When launching a program of organizational change, no matter how big or small, one of the greatest challenges is usually - “how do I get my people ‘on board’”? Change implementation is achieved through the proper alignment of people at all levels of the organization, according to the specific change direction you’ve outlined. Once the message has got out - about the merger with a previous competitor, the restructuring of the R&D department, whatever it may be - you can bet that some people will take longer to come around than others - some might not come round at all. So, despite your best efforts, you will at least have to deal with some change resistance. So how do you successfully convince the people who otherwise might derail the vision?
Making sense out of chaos
From the employee perspective, change often seems to come out of nowhere. Unless they were privy to some nervous office gossip, the organization wide announcement on a Wednesday afternoon is going to be the first thing they hear. People spend a lot of time at work (30% of their life in fact), and are understandably invested in how a change impacts them. Will they have more work, less work, less status, more status, lose established work friends? Will the work culture they enjoy suddenly change? All these worries, and more, can come about due to change efforts.
For most people, uncertainty elicits an emotional response - and times of organizational change, similar to changing your employer, can be some of the most uncertain experiences in our working careers. The process that each employee goes through to counter this uncertainty is called sense making.
Sense making is the process by which people give meaning to their collective experiences. A more formal definition is: "the ongoing retrospective development of plausible images that rationalize what people are doing" (Weick, Sutcliffe, & Obstfeld, 2005, p. 409). But this can be simplified to ‘thinking up stories about why things happen’. Three of the most important things to consider about “sense making” are:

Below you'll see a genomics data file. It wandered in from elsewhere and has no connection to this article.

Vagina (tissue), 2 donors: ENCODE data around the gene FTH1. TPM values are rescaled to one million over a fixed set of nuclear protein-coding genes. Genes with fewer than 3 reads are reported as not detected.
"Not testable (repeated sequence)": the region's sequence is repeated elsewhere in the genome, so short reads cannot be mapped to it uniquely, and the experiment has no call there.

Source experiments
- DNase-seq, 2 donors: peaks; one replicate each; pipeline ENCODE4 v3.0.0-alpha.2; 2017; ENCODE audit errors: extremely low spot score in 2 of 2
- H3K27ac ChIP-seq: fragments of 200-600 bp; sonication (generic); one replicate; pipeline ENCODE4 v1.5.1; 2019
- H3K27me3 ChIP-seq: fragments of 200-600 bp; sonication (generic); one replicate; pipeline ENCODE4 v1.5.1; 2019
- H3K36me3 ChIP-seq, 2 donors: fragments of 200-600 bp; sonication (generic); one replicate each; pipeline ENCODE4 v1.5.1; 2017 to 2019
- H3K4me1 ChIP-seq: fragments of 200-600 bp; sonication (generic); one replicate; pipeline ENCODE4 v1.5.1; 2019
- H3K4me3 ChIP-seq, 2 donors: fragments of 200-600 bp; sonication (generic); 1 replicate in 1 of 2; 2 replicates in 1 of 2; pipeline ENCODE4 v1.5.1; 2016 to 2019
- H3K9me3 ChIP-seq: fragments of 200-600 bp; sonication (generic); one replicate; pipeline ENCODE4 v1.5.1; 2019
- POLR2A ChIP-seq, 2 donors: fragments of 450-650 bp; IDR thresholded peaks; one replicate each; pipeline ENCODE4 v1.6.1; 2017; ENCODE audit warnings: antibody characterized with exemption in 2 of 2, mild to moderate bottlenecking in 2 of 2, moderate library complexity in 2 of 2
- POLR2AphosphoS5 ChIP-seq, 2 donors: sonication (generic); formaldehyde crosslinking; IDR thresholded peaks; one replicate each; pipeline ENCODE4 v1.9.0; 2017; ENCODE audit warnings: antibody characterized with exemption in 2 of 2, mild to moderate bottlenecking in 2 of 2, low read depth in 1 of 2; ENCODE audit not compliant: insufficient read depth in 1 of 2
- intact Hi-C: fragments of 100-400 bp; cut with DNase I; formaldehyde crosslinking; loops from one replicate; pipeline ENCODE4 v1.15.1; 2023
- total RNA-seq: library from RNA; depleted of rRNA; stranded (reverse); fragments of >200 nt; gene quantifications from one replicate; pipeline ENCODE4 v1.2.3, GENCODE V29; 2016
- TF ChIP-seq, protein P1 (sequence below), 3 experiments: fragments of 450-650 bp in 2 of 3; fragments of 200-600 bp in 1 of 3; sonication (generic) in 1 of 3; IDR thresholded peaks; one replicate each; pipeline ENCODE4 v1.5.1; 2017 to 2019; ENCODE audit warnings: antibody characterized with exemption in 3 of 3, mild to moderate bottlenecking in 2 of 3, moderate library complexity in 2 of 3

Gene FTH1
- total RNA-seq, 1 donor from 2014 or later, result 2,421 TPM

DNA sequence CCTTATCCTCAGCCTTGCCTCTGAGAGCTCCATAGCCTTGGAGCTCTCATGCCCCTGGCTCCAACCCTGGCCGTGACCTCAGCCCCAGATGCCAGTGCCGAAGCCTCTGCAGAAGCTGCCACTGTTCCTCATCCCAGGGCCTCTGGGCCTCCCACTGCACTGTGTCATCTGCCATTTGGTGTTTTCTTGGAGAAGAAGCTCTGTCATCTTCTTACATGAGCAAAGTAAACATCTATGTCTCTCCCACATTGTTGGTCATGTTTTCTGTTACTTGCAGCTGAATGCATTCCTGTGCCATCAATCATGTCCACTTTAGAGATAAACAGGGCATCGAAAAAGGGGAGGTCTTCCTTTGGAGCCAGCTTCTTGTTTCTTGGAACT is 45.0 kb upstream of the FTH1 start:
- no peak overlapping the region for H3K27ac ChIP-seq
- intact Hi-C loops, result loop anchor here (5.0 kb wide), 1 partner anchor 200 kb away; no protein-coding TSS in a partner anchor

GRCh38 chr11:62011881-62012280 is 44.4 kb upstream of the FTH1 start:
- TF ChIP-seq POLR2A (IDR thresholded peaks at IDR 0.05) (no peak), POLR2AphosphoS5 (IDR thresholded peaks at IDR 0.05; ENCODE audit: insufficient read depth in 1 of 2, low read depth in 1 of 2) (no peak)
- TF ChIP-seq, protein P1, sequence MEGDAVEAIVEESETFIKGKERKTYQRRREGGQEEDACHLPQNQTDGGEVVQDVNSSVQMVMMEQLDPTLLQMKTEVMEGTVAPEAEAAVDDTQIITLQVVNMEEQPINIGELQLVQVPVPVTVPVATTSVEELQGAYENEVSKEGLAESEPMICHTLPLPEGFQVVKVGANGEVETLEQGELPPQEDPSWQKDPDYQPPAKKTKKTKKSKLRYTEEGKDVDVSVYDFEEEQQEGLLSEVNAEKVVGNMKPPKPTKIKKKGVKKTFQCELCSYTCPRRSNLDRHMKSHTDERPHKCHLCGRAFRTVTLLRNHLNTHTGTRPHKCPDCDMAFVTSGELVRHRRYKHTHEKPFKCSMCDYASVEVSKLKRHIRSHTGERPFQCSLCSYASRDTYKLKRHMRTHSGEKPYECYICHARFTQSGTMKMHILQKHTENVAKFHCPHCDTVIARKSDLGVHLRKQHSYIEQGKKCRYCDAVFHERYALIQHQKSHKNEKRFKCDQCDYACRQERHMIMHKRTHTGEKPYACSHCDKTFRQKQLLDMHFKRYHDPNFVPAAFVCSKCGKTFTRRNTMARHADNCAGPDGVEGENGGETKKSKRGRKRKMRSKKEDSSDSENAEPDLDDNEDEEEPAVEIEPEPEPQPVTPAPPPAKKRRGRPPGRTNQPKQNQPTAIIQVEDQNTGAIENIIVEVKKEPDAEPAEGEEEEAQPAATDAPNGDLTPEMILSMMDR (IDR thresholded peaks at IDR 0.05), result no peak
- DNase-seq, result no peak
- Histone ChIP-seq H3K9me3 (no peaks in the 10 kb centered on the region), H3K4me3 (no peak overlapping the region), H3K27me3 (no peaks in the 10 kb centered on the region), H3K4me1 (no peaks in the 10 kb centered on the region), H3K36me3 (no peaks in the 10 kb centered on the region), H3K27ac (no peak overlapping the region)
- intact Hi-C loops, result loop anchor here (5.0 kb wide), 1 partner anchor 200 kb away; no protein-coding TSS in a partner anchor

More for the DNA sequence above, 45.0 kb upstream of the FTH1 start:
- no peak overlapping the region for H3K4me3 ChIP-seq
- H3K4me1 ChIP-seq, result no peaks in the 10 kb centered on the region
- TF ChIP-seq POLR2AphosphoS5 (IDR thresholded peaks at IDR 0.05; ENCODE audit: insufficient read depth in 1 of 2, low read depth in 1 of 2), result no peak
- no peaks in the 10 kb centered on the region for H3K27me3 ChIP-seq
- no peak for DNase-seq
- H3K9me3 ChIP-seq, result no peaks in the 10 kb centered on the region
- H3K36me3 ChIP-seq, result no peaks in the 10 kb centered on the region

- It is a social process that people engage in together (ie. water cooler chat)
- It’s an ongoing process - people’s perspectives change over time, and
- These perspectives are heavily informed by what is going on around us - what clues we can find to interpret what is happening - and make judgements about. Is this a good change? Or is it going to be bad for us / me?
Change doesn’t just impact those who have a role reassignment or are made redundant. As research shows, restructuring ‘survivors’ can sometimes suffer worse than those who regretfully have to leave. The research shows that there are very real downsides to surviving organizational change, including increased stress and decreased wellbeing and morale (Kleiner, 2003).
This is where your change dissent comes from - push back comes from genuine concerns from employees (or at least wholly believed by the person resisting), and people who are genuinely trying to make sense of the process in their own way - by pushing to get more information on an otherwise cloudy set of circumstances.
The best way to deal with that information gap? Communicate, communicate, communicate. I'll give you some guidance on how to go about that in the next article!
Makawatsakul, N., & Kleiner, B. H. (2003). The effect of downsizing on morale and attrition. Management Research News.